shots fired at the people took effect; but some of those at the door were
injured by the sabres of the Marshal's helpers. Brickbats and stones
were thrown from the crowd, injuring the widows.
By order of the Chief of Police, a portion of the officers under his
command were marched to the scene of disorder to preserve the peace of
this city, and nine persons were arrested.
The Traveller of Saturday evening says:
Of the occurrences last night, we learn that Mr. Batchelder, when
killed, was standing near the door which was battered down. He attempted
to stem the tide from without when he was stabbed and shot. There is a
wound on his head, and also several wounds in his abdomen, one probably
by a knife and the other by a pistol, which a person this morning comes
forward and testifies was fired from the crowd. There was a great flow
of blood from wounds in the abdomen.
Several balls were found this morning embeded in the ceiling of the
entry-way where the attack was made.
Mr. Batchelder, who was killed, resided on Front St., Charlestown. His
wife knew nothing of his death until the next morning, when the
announcement was made to her by a lady, who saw the account of the
occurrence in the morning papers. She chanced to be in the front yard,
and immediately fainted, and was taken into the house.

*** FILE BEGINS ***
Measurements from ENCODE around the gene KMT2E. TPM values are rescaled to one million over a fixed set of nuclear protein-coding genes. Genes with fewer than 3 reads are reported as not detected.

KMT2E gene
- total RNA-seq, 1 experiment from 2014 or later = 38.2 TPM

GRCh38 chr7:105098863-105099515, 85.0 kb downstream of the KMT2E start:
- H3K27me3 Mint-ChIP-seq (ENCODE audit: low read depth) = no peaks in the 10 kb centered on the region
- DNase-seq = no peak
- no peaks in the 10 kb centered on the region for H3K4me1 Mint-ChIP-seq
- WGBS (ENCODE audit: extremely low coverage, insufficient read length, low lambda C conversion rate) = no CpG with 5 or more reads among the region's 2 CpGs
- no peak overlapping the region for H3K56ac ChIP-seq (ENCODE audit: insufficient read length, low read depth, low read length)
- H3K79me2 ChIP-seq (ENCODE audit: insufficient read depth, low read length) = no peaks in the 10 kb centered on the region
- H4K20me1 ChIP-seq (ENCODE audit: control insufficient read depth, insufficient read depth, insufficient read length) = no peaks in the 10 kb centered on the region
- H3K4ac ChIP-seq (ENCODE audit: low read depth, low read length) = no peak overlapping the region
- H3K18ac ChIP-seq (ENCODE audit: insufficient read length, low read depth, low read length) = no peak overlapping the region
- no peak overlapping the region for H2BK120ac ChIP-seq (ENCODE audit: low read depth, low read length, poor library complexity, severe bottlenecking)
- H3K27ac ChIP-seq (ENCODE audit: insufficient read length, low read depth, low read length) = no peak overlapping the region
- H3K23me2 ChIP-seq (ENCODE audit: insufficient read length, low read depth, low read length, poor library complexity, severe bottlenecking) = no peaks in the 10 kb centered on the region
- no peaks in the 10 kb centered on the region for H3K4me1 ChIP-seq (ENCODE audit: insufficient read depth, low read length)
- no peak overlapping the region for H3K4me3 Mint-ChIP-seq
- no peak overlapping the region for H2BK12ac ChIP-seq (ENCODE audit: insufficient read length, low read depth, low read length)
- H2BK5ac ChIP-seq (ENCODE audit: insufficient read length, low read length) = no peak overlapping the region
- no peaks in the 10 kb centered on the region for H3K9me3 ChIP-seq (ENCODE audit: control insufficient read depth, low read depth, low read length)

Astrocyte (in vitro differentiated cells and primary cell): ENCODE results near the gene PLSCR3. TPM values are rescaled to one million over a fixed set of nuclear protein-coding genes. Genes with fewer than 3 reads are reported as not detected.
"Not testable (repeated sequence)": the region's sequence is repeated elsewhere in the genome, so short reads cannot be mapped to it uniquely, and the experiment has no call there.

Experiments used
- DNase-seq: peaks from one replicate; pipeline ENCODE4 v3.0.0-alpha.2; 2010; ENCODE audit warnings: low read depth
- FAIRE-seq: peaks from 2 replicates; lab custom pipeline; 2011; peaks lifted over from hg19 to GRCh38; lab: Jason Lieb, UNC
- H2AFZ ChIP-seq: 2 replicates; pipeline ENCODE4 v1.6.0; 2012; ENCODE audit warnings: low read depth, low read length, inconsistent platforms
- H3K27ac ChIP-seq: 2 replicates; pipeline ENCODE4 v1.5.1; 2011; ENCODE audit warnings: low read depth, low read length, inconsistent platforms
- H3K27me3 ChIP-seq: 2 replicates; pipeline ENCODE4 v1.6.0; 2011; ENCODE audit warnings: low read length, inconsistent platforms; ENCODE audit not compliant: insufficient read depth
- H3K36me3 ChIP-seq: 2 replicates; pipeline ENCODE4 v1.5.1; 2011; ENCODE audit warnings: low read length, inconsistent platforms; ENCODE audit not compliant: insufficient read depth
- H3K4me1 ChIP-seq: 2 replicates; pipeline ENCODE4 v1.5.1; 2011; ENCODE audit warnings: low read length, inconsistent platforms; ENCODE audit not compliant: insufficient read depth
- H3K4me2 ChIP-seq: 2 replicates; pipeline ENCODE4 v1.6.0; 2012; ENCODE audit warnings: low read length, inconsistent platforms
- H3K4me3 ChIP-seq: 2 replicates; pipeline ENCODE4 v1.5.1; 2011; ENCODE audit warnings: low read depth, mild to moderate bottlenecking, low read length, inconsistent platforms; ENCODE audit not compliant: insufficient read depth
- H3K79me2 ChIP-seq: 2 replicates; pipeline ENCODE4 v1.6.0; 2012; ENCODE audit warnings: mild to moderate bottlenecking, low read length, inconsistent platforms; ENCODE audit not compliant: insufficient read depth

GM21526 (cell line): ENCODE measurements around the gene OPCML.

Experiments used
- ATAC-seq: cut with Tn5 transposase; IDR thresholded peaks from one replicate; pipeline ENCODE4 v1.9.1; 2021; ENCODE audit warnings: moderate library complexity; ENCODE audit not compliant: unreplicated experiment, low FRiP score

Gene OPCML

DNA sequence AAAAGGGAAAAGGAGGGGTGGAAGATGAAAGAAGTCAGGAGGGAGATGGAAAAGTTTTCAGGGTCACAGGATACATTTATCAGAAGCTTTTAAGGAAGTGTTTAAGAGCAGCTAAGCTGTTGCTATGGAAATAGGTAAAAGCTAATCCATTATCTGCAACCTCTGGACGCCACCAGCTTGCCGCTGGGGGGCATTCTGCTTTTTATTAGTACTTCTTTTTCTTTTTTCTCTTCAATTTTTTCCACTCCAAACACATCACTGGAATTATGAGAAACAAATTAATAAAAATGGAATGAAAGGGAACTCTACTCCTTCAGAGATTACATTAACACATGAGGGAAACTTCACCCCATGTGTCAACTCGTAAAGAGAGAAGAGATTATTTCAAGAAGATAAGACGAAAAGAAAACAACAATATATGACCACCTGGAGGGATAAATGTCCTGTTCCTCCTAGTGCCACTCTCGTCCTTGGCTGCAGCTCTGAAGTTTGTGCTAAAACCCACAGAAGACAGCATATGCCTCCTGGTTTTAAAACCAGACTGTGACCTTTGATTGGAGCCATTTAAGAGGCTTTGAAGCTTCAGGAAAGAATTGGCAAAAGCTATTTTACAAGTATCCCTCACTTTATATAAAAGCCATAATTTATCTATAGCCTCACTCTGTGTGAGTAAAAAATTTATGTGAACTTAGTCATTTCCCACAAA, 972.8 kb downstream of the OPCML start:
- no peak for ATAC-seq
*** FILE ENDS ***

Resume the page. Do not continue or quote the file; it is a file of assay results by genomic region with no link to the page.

The Evening Gazette states that a post mortem examination of the body
of Mr. Batchelder was held on Saturday, and ti was ascertained that he
was not shot, but stabbed, the wound being six inches deep. It is stated
above that when he was wounded, he exclaimed, "I am stabbed."
While William C. Fay, Esq., was conversing with another person on
Saturday, his remarks excited the ire of a stout negro named Wilson
Hopewell, who struck Mr. Fay. Officers William B. Tarleton and Cook, who
had been watching his movements, immediately arrested him, when a violent
struggle ensued. Wilson drew a dirk knife, but the officers wrested it
from him, and succeeded in conveying him to the Centre Watch House and
subsequently to jail. He siezed Mr. Tarleton by the throat, and did not
release his grasp till he reached the Watch House. The dirk knife was
partially covered with blood, and it is thought it may have been the
instrument used in stabbing Batchelder. It is alleged that the prisoner
was in the thickest of the melee on Friday night, and fled immediately
after the murder was committed.
The fugitive was again brought into Court on Saturday, and a further
postponement of the examination was asked and granted, till Monday at 11
It was understood on Saturday evening, says the Daily Advertiser, that
the fugitive might be purchased for twelve hundred dollars, and that sum
was readily subscribed for the purpose. It was expected that the
necessary papers might be drawn up that night, and the object thus
immediately effected; but while the gentlemen engaged in this
philanthropic proceeding were maturing the papers, the hour of twelve
o'clock arrived, and they were obliged to cease, as no proceedings had
upon Sunday, would have binding legal force. Proceedings will be resumed
at an early hour this (Monday) morning, and we confidently trust that by
the time our subscribers read this paragraph, or very shortly afterwards,
Burns will be free,--by the philanthropic liberality of enlightened
citizens, and not by the violence of the indiscreet. The money is all
ready, in gold.
Two incidents connected with the subscription are worth mentioning:--On